Wednesday, August 15, 2012

Day 103: The Alhambra in Granada - A Must See

Maybe it's just us, but how did we not know anything about one of the most touristed sites in Spain?!  We didn't have a lot of plans coming into Spain.  We knew we would be in Madrid for a few days, but other than that, we could've gone anywhere.  Since we were thinking of heading south towards Costa del Sol to hang out at our friends' beach condo, and they had already made plans to visit The Alhambra in Granada on the way, we decided to tag along. 

We are very glad we tagged along.

To get to Granada from Madrid, our friends had already booked train tickets for ~$110, leaving from the Atocha train station.  For almost the same amount of time their trip took (5 hours), we decided to take the bus instead.  We booked 2 bus tickets through the ALSA bus company for $52.  The bus terminal in Madrid was huge - almost like an airport - complete with arrival and departure boards.  Our bus was very easy to find and it was a very comfortable ride.  It didn't have a restroom on Uboard but stopped 2-3 hours later for a 30 minute break at a designated ALSA rest stop, complete with a restaurant, gift shop, and of course, restrooms.  We did enjoy the view of miles and miles of olive groves alongside the road.  Once we arrived in Granada, it was very, very hot and we didn't know the exact local bus route to take to get to our hotel, so we caved and spent $15 on a cab to take us directly to our hotel.  Money well spent!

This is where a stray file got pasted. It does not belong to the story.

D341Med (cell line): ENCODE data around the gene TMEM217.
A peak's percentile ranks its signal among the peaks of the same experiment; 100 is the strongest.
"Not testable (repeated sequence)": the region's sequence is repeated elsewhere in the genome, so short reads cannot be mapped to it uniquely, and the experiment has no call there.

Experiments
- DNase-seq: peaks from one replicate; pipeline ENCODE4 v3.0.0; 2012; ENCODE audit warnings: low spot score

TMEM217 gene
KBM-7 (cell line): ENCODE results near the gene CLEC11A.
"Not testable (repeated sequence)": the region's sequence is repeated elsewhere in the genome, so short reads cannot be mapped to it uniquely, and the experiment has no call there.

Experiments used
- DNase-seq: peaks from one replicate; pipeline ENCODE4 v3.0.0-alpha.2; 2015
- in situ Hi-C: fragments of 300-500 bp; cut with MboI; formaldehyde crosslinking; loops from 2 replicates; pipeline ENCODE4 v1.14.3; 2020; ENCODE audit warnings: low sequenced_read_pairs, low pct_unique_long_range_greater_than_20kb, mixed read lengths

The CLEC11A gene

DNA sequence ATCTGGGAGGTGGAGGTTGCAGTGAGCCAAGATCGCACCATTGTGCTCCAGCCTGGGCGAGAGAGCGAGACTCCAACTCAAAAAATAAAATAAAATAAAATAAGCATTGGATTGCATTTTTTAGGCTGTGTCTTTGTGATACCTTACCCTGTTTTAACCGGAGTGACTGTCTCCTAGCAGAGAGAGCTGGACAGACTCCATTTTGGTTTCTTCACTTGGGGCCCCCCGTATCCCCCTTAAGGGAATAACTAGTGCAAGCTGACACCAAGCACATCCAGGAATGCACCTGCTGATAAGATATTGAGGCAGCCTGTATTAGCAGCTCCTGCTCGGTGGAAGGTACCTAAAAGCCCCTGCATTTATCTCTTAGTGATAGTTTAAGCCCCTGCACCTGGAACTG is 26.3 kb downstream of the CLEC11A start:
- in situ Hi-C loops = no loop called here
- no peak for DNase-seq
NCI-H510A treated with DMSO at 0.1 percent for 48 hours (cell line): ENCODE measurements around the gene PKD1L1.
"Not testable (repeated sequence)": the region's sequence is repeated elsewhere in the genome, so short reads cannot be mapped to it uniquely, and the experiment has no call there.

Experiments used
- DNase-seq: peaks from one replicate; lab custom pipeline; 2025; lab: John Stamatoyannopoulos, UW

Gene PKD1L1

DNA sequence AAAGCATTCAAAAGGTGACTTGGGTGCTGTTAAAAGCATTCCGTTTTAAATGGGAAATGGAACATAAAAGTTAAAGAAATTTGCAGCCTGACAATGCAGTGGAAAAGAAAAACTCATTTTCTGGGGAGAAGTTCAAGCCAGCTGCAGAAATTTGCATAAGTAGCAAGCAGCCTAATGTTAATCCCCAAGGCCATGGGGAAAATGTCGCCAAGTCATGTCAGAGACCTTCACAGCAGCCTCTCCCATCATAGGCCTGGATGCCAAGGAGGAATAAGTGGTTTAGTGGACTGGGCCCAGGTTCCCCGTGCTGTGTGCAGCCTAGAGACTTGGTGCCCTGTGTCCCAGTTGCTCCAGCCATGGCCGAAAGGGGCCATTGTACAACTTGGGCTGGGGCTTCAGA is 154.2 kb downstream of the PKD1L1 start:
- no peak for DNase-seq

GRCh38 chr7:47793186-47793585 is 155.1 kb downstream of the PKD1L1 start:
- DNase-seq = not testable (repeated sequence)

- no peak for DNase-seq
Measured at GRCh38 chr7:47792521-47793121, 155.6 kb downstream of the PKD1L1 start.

The main attraction in Granada is The Alhambra, a Moorish palace, which means "the red one (female)" in Arabic.  It was built for the last Muslim Emirs in Spain - the Nasrid Dynasty - in the 14th century as a fortress and palace, so the design is in line with Islamic architecture.  Although after the 1492 Reconquista, portions of the palace were destroyed, re-built, and used by Charles V (Holy Roman Emperor).  The construction of Charles V portion of the palace is in stark (and our opinion) contrast to the original Moorish designs full of detailed geometric patterns of painted tiles, stilted arches, stalactite ceiling decorations, and Arabic inscription.  We were very impressed and highly recommend a visit to see this well-preserved example of Moorish influence in Spain.  

There are several ways to get to The Alhambra from the town of Granada.  Bus #30 goes directly up the hill to The Alhambra.  Or, a cab costs only €5.  The distance is not very far to walk, but it is up a steep hill and the main entrance is farthest from town so it would take at least 45-60 minutes.  In the 110F stifling heat, walking was out of the question.